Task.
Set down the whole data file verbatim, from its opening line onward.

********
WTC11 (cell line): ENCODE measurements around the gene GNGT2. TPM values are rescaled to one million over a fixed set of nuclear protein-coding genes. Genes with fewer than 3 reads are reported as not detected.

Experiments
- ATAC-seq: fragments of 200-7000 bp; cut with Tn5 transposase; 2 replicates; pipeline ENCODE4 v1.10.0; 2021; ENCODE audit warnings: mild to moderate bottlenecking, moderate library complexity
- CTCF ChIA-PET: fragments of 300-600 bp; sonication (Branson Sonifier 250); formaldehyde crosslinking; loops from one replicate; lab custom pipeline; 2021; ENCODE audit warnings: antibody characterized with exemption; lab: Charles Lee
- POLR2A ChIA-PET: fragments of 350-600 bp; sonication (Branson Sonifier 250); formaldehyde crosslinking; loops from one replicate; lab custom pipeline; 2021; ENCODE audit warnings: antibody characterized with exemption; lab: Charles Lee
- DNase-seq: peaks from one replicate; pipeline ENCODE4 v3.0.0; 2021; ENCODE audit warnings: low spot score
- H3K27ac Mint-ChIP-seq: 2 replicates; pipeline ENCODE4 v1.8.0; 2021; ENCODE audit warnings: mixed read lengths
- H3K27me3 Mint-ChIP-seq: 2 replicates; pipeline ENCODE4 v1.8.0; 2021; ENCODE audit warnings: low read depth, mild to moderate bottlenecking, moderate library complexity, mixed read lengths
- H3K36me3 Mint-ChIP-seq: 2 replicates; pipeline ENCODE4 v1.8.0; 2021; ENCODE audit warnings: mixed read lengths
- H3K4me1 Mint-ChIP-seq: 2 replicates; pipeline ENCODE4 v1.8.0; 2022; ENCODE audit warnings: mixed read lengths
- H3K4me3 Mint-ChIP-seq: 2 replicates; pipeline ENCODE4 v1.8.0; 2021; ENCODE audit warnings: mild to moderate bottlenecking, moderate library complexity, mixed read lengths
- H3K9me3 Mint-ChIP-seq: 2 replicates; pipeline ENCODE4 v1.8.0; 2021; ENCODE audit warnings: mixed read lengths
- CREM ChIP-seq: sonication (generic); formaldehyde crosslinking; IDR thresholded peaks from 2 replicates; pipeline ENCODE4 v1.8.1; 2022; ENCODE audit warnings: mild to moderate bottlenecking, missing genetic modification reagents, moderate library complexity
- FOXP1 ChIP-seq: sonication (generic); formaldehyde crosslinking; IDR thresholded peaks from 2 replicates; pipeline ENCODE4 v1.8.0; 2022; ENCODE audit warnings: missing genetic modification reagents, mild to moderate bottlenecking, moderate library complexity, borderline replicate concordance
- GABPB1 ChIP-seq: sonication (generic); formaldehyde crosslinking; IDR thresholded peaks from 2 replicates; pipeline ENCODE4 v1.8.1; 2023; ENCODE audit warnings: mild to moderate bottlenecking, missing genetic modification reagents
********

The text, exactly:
WTC11 (cell line): ENCODE measurements around the gene GNGT2. TPM values are rescaled to one million over a fixed set of nuclear protein-coding genes. Genes with fewer than 3 reads are reported as not detected.

Experiments
- ATAC-seq: fragments of 200-7000 bp; cut with Tn5 transposase; 2 replicates; pipeline ENCODE4 v1.10.0; 2021; ENCODE audit warnings: mild to moderate bottlenecking, moderate library complexity
- CTCF ChIA-PET: fragments of 300-600 bp; sonication (Branson Sonifier 250); formaldehyde crosslinking; loops from one replicate; lab custom pipeline; 2021; ENCODE audit warnings: antibody characterized with exemption; lab: Charles Lee
- POLR2A ChIA-PET: fragments of 350-600 bp; sonication (Branson Sonifier 250); formaldehyde crosslinking; loops from one replicate; lab custom pipeline; 2021; ENCODE audit warnings: antibody characterized with exemption; lab: Charles Lee
- DNase-seq: peaks from one replicate; pipeline ENCODE4 v3.0.0; 2021; ENCODE audit warnings: low spot score
- H3K27ac Mint-ChIP-seq: 2 replicates; pipeline ENCODE4 v1.8.0; 2021; ENCODE audit warnings: mixed read lengths
- H3K27me3 Mint-ChIP-seq: 2 replicates; pipeline ENCODE4 v1.8.0; 2021; ENCODE audit warnings: low read depth, mild to moderate bottlenecking, moderate library complexity, mixed read lengths
- H3K36me3 Mint-ChIP-seq: 2 replicates; pipeline ENCODE4 v1.8.0; 2021; ENCODE audit warnings: mixed read lengths
- H3K4me1 Mint-ChIP-seq: 2 replicates; pipeline ENCODE4 v1.8.0; 2022; ENCODE audit warnings: mixed read lengths
- H3K4me3 Mint-ChIP-seq: 2 replicates; pipeline ENCODE4 v1.8.0; 2021; ENCODE audit warnings: mild to moderate bottlenecking, moderate library complexity, mixed read lengths
- H3K9me3 Mint-ChIP-seq: 2 replicates; pipeline ENCODE4 v1.8.0; 2021; ENCODE audit warnings: mixed read lengths
- CREM ChIP-seq: sonication (generic); formaldehyde crosslinking; IDR thresholded peaks from 2 replicates; pipeline ENCODE4 v1.8.1; 2022; ENCODE audit warnings: mild to moderate bottlenecking, missing genetic modification reagents, moderate library complexity
- FOXP1 ChIP-seq: sonication (generic); formaldehyde crosslinking; IDR thresholded peaks from 2 replicates; pipeline ENCODE4 v1.8.0; 2022; ENCODE audit warnings: missing genetic modification reagents, mild to moderate bottlenecking, moderate library complexity, borderline replicate concordance
- GABPB1 ChIP-seq: sonication (generic); formaldehyde crosslinking; IDR thresholded peaks from 2 replicates; pipeline ENCODE4 v1.8.1; 2023; ENCODE audit warnings: mild to moderate bottlenecking, missing genetic modification reagents